Howard Zinn, the Boston University historian and political activist who was an early opponent of US involvement in Vietnam and whose books, such as "A People's History of the United States," inspired young and old to rethink the way textbooks present the American experience, died today in Santa Monica, Calif, where he was traveling. He was 87.
His daughter, Myla Kabat-Zinn of Lexington, said he suffered a heart attack.
Howard Zinn (August 24, 1922 – January 27, 2010) was an American historian, author, left-wing activist, playwright, intellectual and Professor of Political Science at Boston University from 1964 to 1988. He wrote more than 20 books, which included his best-selling and influential A People's History of the United States. Zinn wrote extensively about the civil rights, civil liberties and anti-war movements. His memoir, You Can't Be Neutral on a Moving Train, was also the title of a 2004 documentary about Zinn's life and work.
Zinn was swimming in a hotel pool when he died of an apparent heart attack in Santa Monica, California on January 27, 2010. He had been scheduled to speak at the Santa Monica Museum of Art for an event titled "A Collection of Ideas... the People Speak."
In one of his last interviews he said he'd like to be remembered "for introducing a different way of thinking about the world, about war, about human rights, about equality," and "for getting more people to realize that the power which rests so far in the hands of people with wealth and guns, that the power ultimately rests in people themselves and that they can use it. At certain points in history, they have used it. Black people in the South used it. People in the women's movement used it. People in the anti-war movement used it. People in other countries who have overthrown tyrannies have used it."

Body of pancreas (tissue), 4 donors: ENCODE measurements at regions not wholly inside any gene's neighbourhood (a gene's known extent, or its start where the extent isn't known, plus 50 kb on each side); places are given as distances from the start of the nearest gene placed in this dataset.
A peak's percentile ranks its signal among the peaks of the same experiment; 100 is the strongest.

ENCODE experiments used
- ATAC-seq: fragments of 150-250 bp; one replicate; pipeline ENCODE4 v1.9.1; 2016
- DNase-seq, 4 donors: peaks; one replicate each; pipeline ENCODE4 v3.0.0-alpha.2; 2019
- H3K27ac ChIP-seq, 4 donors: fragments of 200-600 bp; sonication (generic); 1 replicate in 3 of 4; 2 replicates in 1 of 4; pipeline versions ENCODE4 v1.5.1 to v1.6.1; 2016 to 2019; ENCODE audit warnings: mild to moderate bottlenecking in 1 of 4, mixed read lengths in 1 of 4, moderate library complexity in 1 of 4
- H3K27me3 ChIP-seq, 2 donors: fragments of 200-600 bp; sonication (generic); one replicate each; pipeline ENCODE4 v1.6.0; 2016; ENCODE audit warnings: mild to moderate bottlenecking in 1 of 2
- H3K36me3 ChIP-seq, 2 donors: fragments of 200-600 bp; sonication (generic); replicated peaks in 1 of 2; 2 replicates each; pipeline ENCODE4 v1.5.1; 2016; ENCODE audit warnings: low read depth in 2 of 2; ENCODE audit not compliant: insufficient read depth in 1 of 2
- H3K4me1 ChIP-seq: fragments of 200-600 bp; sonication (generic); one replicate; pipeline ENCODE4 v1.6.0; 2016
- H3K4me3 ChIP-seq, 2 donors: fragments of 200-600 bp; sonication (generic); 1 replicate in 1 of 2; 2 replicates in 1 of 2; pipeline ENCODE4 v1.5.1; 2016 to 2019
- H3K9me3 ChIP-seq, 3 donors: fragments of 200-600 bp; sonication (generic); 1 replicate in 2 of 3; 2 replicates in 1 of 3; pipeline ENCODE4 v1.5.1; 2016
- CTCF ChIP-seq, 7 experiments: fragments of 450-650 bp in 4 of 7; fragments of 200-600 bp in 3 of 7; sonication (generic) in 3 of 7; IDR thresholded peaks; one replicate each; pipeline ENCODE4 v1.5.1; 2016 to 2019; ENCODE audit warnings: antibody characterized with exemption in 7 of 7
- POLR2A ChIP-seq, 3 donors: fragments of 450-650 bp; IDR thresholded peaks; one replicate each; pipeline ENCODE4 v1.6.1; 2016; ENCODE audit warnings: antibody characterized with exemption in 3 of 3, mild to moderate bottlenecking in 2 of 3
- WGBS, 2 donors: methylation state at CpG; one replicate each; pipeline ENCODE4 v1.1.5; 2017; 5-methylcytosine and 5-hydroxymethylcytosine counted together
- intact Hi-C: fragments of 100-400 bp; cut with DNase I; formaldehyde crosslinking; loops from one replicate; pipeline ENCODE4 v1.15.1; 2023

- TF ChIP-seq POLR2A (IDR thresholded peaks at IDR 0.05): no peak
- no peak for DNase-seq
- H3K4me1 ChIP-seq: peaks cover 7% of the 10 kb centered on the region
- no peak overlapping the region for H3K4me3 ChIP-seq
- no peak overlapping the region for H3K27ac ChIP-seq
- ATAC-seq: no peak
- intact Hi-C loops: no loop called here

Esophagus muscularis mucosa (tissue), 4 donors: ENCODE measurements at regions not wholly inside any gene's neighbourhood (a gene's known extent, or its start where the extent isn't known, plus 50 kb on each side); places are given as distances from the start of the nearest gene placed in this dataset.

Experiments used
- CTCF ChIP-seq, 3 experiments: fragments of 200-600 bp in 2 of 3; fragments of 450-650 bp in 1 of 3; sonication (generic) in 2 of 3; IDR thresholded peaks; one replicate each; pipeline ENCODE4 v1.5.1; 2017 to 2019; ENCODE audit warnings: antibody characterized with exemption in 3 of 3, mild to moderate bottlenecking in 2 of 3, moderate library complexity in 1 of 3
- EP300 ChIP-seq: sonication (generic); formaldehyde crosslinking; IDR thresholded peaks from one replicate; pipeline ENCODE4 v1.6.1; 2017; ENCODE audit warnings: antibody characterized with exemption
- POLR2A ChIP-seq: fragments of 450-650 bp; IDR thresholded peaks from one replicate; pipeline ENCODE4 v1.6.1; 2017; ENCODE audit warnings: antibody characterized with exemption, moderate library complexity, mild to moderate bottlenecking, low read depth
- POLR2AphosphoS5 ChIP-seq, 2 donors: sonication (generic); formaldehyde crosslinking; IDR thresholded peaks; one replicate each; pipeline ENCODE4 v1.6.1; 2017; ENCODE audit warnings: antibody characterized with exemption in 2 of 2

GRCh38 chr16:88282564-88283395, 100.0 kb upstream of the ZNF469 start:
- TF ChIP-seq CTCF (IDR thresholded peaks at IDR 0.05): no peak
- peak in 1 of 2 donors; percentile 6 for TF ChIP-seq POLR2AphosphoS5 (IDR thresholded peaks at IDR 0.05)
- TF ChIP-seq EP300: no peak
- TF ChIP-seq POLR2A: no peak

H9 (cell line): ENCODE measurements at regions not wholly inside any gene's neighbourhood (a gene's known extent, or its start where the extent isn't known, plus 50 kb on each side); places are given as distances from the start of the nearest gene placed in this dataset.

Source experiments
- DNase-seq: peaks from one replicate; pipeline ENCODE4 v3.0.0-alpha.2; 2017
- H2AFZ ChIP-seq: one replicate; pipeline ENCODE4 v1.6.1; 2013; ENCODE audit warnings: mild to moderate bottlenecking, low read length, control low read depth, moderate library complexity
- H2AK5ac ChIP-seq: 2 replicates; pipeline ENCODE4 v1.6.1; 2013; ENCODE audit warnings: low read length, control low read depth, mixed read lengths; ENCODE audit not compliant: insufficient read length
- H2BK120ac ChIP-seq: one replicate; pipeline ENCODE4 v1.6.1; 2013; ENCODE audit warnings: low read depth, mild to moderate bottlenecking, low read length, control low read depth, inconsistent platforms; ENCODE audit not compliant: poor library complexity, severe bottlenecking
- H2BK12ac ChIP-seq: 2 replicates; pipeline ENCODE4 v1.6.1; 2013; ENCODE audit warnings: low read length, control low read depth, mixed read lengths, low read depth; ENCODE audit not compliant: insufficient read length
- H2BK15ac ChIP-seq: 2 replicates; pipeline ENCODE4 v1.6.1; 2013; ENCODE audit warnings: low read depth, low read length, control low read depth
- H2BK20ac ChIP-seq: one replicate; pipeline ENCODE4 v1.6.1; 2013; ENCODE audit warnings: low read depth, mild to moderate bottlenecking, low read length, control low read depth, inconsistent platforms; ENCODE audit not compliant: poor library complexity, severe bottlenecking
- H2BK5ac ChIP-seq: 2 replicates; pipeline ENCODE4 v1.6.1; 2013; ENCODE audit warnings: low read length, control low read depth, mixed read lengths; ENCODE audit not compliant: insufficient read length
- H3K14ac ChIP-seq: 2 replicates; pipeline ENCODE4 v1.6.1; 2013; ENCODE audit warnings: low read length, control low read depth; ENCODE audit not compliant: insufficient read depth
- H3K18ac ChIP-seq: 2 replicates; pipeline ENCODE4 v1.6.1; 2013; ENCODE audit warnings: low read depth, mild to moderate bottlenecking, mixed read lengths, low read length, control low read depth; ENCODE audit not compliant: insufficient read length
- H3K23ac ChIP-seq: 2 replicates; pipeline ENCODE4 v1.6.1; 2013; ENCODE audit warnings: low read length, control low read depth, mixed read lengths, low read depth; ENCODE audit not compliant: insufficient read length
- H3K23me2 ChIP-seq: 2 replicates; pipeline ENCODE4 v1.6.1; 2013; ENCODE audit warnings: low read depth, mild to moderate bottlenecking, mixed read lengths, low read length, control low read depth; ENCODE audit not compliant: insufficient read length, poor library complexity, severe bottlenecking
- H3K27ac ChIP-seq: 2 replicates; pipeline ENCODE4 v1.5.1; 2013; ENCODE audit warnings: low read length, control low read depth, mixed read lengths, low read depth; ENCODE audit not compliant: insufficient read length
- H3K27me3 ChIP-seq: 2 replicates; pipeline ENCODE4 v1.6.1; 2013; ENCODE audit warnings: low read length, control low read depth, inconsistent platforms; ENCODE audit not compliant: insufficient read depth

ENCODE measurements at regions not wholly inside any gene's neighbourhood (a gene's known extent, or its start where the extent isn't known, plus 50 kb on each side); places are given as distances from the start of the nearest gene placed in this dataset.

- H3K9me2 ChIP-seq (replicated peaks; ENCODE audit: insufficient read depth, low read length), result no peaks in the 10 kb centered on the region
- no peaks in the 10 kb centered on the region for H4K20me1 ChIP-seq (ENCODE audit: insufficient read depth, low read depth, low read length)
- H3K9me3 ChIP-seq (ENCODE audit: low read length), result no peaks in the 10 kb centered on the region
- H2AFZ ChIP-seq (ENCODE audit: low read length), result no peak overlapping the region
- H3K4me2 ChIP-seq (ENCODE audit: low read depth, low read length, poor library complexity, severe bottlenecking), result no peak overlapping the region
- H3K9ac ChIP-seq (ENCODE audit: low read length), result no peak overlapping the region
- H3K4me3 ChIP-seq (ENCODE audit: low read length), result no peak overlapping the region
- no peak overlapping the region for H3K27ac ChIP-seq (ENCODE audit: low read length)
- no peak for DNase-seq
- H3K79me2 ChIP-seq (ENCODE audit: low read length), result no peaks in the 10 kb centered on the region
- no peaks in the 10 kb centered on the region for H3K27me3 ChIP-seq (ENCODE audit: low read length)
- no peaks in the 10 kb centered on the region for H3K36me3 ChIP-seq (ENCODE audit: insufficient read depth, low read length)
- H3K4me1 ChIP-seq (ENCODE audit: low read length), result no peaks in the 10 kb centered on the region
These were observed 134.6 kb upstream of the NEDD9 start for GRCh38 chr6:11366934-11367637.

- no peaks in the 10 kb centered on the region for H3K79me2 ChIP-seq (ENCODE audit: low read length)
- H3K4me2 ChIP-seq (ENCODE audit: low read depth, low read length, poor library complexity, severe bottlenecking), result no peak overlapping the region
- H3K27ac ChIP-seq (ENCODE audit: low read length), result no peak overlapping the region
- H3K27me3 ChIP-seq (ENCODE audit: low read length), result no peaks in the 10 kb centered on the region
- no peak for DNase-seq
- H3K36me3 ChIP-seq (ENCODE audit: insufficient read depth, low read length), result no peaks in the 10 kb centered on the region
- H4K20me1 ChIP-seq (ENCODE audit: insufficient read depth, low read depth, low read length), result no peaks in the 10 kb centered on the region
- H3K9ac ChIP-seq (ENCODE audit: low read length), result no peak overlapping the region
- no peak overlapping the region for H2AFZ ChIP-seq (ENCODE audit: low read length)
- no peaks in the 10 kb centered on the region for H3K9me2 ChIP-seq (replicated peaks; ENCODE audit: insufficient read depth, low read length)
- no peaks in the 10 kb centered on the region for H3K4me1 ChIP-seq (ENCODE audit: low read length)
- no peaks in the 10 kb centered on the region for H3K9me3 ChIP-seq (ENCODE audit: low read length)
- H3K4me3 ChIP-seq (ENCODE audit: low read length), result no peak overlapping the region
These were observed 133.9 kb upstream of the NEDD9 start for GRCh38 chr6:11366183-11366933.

He said he wanted to be known as "somebody who gave people a feeling of hope and power that they didn't have before."
Zinn is survived by his daughter Myla Kabat-Zinn, son Jeff Zinn and five grandchildren.
Howard Zinn, historian and shipyard worker, civil rights activist and World War II bombardier, and author of “A People’s History of the United States,” a best seller that inspired a generation of high school and college students to rethink American history, died Wednesday in Santa Monica, Calif. He was 87 and lived in Auburndale, Mass.
The cause was a heart attack he had while swimming, his family said.